Still, we all knew that Parramatta’s deep stocks in the forwards could step up if and when Junior and ‘RCG’ were spotted a breather. The big story out of these bench moves was Ray Stone’s 30min on the field as the gritty backrow utility played his best game at dummy-half by far in his young career. Stone was entrusted with two stints controlling distribution of the ball and his service was noticeably improved. Even better, he kept himself alive around the ball like any aspiring rake should allowing the Eels to generate some nifty second phase play.
Brad Arthur has been bullish on keeping Stone in the team and he is now being rewarded for those efforts. The only thing both coach and player need now is a slice of good luck with injuries and lord knows Stone has paid his dues there!
On Bellyache and the MRC
If you missed it, be sure to tune into this week’s episode of The Tip Sheet where Sixties and myself tear into both of these topics the way Nathan Brown rips into a defensive line but suffice to say – excuse me?
Firstly, on Craig Bellamy. I understand there is always an element of gamesmanship to press conferences but the fact that the media gobbled up the words of the architect of essentially every degenerate wrestling strategy in the modern game blows my mind. In a week where the NRL TELEGRAPHED that there would be a crackdown on crusher tackles, naturally there was going to be more than a penalty or two blown…especially when Cooper Johns and Albert Vete facilitated classic crusher motions.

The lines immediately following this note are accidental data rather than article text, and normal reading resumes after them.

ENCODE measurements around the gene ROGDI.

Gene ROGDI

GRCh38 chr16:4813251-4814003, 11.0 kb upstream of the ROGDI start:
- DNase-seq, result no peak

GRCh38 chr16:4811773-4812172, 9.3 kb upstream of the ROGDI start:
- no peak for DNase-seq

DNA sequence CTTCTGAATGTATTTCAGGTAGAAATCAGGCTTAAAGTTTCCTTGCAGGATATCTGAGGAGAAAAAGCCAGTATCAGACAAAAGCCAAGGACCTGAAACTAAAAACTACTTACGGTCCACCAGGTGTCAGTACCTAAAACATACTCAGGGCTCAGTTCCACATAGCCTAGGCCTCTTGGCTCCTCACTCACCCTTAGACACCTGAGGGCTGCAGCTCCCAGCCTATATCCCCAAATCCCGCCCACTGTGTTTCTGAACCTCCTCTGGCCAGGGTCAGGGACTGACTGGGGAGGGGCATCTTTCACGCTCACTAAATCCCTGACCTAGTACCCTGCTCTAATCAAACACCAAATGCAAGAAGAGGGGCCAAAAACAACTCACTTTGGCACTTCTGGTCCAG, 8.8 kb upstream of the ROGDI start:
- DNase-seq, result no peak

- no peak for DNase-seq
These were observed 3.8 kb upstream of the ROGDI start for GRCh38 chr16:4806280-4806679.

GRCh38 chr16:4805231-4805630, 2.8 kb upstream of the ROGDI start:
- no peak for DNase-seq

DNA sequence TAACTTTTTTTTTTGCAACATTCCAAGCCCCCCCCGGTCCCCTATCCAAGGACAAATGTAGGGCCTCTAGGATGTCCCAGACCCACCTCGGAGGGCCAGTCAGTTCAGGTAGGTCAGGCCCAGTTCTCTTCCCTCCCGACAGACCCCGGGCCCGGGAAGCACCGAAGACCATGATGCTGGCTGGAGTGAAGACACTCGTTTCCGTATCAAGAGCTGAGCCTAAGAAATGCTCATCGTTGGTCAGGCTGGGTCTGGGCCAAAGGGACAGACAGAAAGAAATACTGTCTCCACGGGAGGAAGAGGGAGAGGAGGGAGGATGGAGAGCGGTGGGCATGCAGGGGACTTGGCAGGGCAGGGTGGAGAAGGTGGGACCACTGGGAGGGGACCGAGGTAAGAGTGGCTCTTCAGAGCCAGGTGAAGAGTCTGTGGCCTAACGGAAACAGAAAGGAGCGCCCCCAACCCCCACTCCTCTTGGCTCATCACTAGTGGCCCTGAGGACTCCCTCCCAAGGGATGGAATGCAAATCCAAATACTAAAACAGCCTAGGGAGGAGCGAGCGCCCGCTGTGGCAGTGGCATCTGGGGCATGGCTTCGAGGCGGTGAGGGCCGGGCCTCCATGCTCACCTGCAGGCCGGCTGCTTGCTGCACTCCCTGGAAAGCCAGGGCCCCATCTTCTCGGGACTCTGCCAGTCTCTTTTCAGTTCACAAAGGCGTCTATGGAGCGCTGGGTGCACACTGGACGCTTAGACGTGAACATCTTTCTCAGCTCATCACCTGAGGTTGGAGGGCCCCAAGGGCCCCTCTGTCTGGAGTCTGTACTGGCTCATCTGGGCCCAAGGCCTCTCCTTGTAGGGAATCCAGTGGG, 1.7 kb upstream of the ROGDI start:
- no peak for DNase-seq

Bellamy is obviously an outstanding coach but he clearly overstepped the mark in insitunatiing the Eels trains to milk penalties…but then again ‘Bellyache’ might actually be an expert in coaching his players to do just that and he is merely making an insightful read on the situation.
As for the Match Review Committee – I hope you all stub your toes. Nathan Brown gets two weeks for clipping a falling Viktor Radley on the chin while Radley and Nelson Asofa-Solomona get nothing for decapitating Clinton Gutherson and Marata Niukore respectively. Even worse, Niukore will now miss a week for a crusher tackle that was no worse (and arguably better) than that of Johns and Vete.
The system is completely broken.
The Final Word
For the 12th time this year the Eels got the job done. That number should not be lost on fans. The recent run of spotty form sure sucked to watch but good teams grind their way to the ‘W’ in spite of those tribulations and barring two lapses against the Sea Eagles and Dragons, the Eels have done just that.
In shutting out a depleted Melbourne Storm, Parramatta reinforced just how far their defence has come in a year. Their league leading 176pts against has been built on a single-minded dedication to the craft along with a massive buy-in from the playing group.
Now is the time to elevate their offence to the electrifying heights that we know they can achieve. The South Sydney Rabbitohs will be rocking and rolling into town in Round 16 following their whalloping of Manly affording the Eels a massive match-up that will test them on both sides of the ball. The Eels have laid the table on the back of painstaking efforts in defence – now is the time to work the magic in the kitchen to get this offence cooking!